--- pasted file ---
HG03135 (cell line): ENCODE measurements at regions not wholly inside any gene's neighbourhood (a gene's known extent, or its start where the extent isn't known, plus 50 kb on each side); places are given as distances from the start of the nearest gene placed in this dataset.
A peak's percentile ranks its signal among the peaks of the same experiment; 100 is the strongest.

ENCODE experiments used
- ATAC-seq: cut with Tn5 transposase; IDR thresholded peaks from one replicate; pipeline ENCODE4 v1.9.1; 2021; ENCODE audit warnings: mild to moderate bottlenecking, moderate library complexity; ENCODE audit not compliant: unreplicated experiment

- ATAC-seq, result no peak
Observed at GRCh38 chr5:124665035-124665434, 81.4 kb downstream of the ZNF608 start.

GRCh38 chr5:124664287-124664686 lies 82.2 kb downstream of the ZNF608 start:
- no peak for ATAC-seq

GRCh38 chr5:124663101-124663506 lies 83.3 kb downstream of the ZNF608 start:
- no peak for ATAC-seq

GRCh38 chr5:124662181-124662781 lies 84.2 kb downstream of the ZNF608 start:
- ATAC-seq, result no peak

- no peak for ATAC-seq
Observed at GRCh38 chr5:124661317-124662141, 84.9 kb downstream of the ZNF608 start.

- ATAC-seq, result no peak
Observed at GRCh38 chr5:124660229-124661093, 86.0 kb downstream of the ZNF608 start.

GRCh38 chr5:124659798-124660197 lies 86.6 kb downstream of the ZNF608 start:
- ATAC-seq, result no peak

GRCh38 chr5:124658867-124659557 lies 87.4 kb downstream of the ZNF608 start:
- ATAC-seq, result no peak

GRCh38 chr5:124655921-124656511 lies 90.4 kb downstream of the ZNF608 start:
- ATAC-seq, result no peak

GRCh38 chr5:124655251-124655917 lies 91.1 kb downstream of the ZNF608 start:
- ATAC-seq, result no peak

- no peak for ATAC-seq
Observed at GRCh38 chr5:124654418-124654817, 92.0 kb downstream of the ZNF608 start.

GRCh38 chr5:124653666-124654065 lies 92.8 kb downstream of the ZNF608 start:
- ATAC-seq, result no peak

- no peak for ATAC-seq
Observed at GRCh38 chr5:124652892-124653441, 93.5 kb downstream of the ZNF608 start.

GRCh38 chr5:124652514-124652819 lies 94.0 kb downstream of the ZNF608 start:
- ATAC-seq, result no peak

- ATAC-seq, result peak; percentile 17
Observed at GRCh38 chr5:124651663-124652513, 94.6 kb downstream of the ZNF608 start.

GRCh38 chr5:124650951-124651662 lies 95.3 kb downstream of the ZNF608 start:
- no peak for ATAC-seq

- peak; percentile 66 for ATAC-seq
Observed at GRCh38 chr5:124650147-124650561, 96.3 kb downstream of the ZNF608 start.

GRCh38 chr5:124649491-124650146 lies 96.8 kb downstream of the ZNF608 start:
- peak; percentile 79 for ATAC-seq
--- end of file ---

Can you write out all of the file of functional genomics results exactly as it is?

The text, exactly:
HG03135 (cell line): ENCODE measurements at regions not wholly inside any gene's neighbourhood (a gene's known extent, or its start where the extent isn't known, plus 50 kb on each side); places are given as distances from the start of the nearest gene placed in this dataset.
A peak's percentile ranks its signal among the peaks of the same experiment; 100 is the strongest.

ENCODE experiments used
- ATAC-seq: cut with Tn5 transposase; IDR thresholded peaks from one replicate; pipeline ENCODE4 v1.9.1; 2021; ENCODE audit warnings: mild to moderate bottlenecking, moderate library complexity; ENCODE audit not compliant: unreplicated experiment

- ATAC-seq, result no peak
Observed at GRCh38 chr5:124665035-124665434, 81.4 kb downstream of the ZNF608 start.

GRCh38 chr5:124664287-124664686 lies 82.2 kb downstream of the ZNF608 start:
- no peak for ATAC-seq

GRCh38 chr5:124663101-124663506 lies 83.3 kb downstream of the ZNF608 start:
- no peak for ATAC-seq

GRCh38 chr5:124662181-124662781 lies 84.2 kb downstream of the ZNF608 start:
- ATAC-seq, result no peak

- no peak for ATAC-seq
Observed at GRCh38 chr5:124661317-124662141, 84.9 kb downstream of the ZNF608 start.

- ATAC-seq, result no peak
Observed at GRCh38 chr5:124660229-124661093, 86.0 kb downstream of the ZNF608 start.

GRCh38 chr5:124659798-124660197 lies 86.6 kb downstream of the ZNF608 start:
- ATAC-seq, result no peak

GRCh38 chr5:124658867-124659557 lies 87.4 kb downstream of the ZNF608 start:
- ATAC-seq, result no peak

GRCh38 chr5:124655921-124656511 lies 90.4 kb downstream of the ZNF608 start:
- ATAC-seq, result no peak

GRCh38 chr5:124655251-124655917 lies 91.1 kb downstream of the ZNF608 start:
- ATAC-seq, result no peak

- no peak for ATAC-seq
Observed at GRCh38 chr5:124654418-124654817, 92.0 kb downstream of the ZNF608 start.

GRCh38 chr5:124653666-124654065 lies 92.8 kb downstream of the ZNF608 start:
- ATAC-seq, result no peak

- no peak for ATAC-seq
Observed at GRCh38 chr5:124652892-124653441, 93.5 kb downstream of the ZNF608 start.

GRCh38 chr5:124652514-124652819 lies 94.0 kb downstream of the ZNF608 start:
- ATAC-seq, result no peak

- ATAC-seq, result peak; percentile 17
Observed at GRCh38 chr5:124651663-124652513, 94.6 kb downstream of the ZNF608 start.

GRCh38 chr5:124650951-124651662 lies 95.3 kb downstream of the ZNF608 start:
- no peak for ATAC-seq

- peak; percentile 66 for ATAC-seq
Observed at GRCh38 chr5:124650147-124650561, 96.3 kb downstream of the ZNF608 start.

GRCh38 chr5:124649491-124650146 lies 96.8 kb downstream of the ZNF608 start:
- peak; percentile 79 for ATAC-seq